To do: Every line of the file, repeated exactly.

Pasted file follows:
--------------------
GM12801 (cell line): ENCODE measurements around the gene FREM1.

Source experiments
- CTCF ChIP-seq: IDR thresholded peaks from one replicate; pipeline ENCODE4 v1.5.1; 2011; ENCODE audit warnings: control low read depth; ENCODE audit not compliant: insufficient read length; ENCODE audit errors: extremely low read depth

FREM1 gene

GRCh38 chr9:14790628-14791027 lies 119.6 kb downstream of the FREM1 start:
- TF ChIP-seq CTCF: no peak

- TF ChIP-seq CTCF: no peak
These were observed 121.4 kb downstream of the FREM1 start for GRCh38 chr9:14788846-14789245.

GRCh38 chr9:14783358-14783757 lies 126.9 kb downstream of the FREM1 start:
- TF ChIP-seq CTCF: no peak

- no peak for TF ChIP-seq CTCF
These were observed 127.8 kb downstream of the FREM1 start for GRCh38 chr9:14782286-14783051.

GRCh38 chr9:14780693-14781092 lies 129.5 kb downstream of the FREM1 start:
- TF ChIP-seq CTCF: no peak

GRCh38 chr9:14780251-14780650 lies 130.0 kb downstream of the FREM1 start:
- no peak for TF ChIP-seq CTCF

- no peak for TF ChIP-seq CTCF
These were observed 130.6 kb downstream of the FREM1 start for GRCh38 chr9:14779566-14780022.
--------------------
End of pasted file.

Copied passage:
GM12801 (cell line): ENCODE measurements around the gene FREM1.

Source experiments
- CTCF ChIP-seq: IDR thresholded peaks from one replicate; pipeline ENCODE4 v1.5.1; 2011; ENCODE audit warnings: control low read depth; ENCODE audit not compliant: insufficient read length; ENCODE audit errors: extremely low read depth

FREM1 gene

GRCh38 chr9:14790628-14791027 lies 119.6 kb downstream of the FREM1 start:
- TF ChIP-seq CTCF: no peak

- TF ChIP-seq CTCF: no peak
These were observed 121.4 kb downstream of the FREM1 start for GRCh38 chr9:14788846-14789245.

GRCh38 chr9:14783358-14783757 lies 126.9 kb downstream of the FREM1 start:
- TF ChIP-seq CTCF: no peak

- no peak for TF ChIP-seq CTCF
These were observed 127.8 kb downstream of the FREM1 start for GRCh38 chr9:14782286-14783051.

GRCh38 chr9:14780693-14781092 lies 129.5 kb downstream of the FREM1 start:
- TF ChIP-seq CTCF: no peak

GRCh38 chr9:14780251-14780650 lies 130.0 kb downstream of the FREM1 start:
- no peak for TF ChIP-seq CTCF

- no peak for TF ChIP-seq CTCF
These were observed 130.6 kb downstream of the FREM1 start for GRCh38 chr9:14779566-14780022.